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What is the moral element in Mansfield Park by Jane Austen that makes it a moral novel?  

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kasturi-gh1990 | Student, Undergraduate | (Level 1) eNoter

Posted February 24, 2012 at 6:10 PM via web

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What is the moral element in Mansfield Park by Jane Austen that makes it a moral novel?

 

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Karen P.L. Hardison | College Teacher | eNotes Employee

Posted February 25, 2012 at 3:17 PM (Answer #1)

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If I understand your question correctly (which I rewrote a bit), you want to identify the elements of Mansfield Park that lead some to classify it as a novel about morality, or a moral novel. There are many elements of the story that deal with moral questions, in fact, one might make the case that moral questions form the bedrock of the thematic concerns of the novel. Some of these moral questions are still recognized today as moral issues while others have faded a bit from the moral limelight (though not altogether).

The largest questions of morality center around the behaviors of the two sets of siblings: Maria and Julia Bertram and Henry and Mary Crawford. Actually, these have mirror opposites in the persons of siblings Fanny and William Price. The Bertrams and the Crawfords illustrate immoral behavior as it relates to misconduct between persons of opposite sex, including the elopement and estrangement of married persons. When Edmund tells Fanny how he and Mary talked this over, he is outraged that Mary calls it "folly":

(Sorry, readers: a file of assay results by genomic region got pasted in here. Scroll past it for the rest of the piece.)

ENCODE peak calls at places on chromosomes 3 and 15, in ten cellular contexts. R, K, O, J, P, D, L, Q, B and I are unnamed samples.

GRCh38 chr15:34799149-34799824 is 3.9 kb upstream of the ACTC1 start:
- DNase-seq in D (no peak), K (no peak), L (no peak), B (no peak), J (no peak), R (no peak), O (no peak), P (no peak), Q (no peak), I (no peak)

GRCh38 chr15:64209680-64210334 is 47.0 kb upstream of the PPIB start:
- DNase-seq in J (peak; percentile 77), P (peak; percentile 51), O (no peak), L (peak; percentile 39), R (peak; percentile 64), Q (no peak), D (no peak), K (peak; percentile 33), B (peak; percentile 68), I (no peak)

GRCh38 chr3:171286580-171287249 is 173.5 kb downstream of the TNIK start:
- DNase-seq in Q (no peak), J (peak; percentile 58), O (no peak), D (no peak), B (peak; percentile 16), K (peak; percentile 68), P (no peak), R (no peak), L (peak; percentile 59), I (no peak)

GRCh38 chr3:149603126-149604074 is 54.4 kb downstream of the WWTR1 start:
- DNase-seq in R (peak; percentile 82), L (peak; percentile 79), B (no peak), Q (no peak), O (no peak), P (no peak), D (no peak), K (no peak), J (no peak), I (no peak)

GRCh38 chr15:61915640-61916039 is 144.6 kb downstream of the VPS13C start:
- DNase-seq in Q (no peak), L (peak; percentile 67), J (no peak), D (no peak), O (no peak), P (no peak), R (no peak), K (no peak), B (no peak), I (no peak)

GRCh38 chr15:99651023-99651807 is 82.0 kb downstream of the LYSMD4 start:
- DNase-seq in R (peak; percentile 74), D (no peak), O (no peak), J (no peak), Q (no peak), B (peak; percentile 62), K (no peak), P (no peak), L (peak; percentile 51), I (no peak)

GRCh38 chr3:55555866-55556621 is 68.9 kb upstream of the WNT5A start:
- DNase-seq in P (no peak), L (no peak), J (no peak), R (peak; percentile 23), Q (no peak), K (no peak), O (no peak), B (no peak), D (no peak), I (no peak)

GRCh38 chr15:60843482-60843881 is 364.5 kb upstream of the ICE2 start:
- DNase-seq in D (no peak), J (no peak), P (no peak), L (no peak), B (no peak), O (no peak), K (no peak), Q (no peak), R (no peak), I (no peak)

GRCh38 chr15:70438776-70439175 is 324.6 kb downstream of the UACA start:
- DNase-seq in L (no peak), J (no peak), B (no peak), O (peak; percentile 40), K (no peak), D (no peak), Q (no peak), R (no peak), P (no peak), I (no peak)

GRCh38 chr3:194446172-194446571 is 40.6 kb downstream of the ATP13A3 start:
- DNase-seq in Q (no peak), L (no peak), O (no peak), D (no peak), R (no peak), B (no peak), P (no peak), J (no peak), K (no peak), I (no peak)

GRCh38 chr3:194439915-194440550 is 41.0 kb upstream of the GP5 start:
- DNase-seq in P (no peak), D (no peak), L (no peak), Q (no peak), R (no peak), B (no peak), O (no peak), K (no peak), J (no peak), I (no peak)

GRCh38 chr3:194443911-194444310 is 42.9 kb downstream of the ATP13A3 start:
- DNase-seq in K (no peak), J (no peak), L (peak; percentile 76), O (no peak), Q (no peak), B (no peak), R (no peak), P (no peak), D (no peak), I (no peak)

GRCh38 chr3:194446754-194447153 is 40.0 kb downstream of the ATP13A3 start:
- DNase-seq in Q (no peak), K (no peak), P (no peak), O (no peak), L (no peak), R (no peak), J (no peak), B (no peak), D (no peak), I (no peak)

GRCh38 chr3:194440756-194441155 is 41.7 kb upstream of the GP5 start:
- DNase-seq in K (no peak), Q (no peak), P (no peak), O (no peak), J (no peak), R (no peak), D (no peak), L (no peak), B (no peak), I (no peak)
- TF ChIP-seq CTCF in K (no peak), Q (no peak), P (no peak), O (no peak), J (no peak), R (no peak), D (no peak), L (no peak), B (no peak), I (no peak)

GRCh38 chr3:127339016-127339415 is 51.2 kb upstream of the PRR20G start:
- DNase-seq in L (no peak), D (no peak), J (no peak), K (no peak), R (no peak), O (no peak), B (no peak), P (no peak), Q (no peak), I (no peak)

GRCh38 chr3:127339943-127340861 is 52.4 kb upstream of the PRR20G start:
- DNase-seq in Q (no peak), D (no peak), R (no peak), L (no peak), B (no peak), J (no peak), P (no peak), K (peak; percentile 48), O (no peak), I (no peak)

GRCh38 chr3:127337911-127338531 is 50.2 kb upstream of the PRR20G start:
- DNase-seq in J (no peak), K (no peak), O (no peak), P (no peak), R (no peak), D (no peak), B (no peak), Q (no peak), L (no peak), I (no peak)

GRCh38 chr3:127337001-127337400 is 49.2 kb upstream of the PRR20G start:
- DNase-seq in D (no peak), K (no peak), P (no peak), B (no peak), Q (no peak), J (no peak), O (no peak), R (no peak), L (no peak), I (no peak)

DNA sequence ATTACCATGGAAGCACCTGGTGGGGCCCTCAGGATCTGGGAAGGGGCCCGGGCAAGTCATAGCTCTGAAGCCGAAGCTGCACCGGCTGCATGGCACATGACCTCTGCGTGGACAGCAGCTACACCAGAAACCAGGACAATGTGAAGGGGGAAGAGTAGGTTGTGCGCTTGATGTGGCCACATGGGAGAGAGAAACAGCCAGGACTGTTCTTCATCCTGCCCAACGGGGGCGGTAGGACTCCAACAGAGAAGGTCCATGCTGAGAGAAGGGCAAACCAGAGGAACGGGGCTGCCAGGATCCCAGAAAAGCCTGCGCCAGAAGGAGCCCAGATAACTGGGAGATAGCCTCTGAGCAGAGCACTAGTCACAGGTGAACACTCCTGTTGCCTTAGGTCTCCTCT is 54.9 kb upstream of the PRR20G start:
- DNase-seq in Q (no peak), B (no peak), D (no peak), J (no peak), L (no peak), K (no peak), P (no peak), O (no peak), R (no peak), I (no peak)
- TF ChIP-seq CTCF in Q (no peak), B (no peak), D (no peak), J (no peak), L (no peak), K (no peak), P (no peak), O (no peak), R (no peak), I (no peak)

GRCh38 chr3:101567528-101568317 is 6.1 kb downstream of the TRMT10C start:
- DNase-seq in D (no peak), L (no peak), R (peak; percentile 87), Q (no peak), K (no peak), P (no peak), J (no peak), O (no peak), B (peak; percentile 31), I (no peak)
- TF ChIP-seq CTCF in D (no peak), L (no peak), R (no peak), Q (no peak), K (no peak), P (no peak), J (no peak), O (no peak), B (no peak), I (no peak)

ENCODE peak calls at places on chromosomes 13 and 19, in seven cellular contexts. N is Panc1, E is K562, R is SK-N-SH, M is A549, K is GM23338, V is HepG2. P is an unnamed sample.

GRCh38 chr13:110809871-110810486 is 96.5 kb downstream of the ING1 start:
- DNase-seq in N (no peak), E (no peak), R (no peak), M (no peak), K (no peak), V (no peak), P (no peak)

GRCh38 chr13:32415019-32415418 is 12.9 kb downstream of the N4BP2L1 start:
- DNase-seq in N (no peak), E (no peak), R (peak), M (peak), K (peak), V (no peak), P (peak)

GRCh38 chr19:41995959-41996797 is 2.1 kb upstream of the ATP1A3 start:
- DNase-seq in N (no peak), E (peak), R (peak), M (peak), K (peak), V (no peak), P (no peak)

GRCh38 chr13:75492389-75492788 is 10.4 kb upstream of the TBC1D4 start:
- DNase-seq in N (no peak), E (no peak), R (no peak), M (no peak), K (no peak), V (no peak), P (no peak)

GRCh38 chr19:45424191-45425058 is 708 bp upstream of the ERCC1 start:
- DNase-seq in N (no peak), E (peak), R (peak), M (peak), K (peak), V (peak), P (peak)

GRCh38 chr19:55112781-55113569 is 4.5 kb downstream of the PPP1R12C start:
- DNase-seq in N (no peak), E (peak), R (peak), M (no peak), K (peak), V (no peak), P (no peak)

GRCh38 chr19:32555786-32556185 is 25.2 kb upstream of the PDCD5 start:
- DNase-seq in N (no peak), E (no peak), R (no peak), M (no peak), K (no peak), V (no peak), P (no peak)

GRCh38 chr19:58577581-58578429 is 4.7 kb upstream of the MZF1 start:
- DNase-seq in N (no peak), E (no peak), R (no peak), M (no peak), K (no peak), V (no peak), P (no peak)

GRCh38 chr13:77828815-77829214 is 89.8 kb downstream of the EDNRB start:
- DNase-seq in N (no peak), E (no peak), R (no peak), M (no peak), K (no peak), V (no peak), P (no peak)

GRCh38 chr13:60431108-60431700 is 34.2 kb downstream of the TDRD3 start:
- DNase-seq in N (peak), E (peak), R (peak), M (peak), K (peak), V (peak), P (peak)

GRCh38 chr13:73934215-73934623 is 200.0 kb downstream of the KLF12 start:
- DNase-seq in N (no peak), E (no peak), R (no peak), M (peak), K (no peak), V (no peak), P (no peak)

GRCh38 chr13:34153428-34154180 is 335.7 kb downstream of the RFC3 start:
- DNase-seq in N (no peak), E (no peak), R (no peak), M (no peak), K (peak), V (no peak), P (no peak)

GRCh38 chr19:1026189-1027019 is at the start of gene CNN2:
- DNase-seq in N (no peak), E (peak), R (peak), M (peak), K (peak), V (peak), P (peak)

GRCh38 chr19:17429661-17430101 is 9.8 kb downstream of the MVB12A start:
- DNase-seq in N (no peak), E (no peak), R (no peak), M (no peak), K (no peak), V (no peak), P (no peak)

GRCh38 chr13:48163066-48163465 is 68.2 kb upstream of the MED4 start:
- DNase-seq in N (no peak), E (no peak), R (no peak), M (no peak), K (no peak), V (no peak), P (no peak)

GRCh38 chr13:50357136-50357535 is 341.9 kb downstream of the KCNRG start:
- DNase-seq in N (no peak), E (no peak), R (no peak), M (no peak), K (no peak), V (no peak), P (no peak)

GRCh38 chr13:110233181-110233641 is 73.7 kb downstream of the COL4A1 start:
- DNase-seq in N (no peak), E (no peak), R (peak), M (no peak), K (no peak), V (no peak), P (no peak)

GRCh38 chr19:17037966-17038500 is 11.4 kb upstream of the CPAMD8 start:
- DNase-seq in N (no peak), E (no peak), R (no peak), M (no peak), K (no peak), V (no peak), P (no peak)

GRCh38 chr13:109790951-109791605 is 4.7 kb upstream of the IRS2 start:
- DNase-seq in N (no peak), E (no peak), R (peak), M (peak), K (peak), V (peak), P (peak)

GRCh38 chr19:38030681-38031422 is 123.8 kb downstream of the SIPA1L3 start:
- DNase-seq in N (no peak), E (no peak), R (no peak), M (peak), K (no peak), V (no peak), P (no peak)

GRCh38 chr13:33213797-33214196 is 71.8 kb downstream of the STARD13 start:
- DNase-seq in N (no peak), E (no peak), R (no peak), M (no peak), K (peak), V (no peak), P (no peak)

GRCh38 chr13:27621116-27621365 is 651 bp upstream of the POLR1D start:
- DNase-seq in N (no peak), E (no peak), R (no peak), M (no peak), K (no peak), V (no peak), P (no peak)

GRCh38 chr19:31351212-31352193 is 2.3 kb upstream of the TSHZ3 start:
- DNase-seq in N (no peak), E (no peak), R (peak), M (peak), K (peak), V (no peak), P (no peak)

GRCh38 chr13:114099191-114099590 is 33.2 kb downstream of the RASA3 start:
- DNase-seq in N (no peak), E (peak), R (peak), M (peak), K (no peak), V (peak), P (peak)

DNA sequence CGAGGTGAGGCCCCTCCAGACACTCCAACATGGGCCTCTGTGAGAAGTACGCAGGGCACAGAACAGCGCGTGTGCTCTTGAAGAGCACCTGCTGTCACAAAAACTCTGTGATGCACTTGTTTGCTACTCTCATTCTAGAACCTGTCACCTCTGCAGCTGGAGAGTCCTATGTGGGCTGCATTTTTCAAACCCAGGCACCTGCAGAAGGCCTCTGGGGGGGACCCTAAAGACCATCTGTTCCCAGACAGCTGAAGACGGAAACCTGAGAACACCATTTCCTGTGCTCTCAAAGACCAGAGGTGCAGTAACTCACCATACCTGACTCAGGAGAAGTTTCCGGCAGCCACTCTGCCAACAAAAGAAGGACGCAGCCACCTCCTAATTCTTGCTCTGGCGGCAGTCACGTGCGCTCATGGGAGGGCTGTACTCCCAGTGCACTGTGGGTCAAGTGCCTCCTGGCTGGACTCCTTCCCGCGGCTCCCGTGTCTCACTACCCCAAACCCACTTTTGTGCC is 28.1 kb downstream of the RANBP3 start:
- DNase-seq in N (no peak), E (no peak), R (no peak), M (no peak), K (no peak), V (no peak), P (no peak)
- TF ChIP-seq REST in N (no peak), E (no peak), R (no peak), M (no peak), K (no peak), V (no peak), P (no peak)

To hear the woman whom—no harsher name than folly given! .... She saw it only as folly, and that folly stamped only by exposure. .... it was the detection, in short—oh, Fanny! it was the detection, not the offence, which she reprobated.

Other moral questions on the romance side are illustrated by the scheming plan Mary has to capture Edmund and the difficulty Fanny has in enforcing her refusal of Henry's marriage offer:

You think only of yourself ... without wishing even for a little time to consider of it, ... are, in a wild fit of folly, throwing away from you such an opportunity of being settled in life, eligibly, honourably, nobly settled, as will, probably, never occur to you again.

Other weighty questions of morality are projected into the discourse. For instance, Sir Bertram is asked by Fanny about the "slave-trade." Some critics say the "dead silence" is more expressive of Bertram's beliefs than a recorded response would have been: his "dead silence" indicates a complete negation of the moral or human importance of the "slave-trade."

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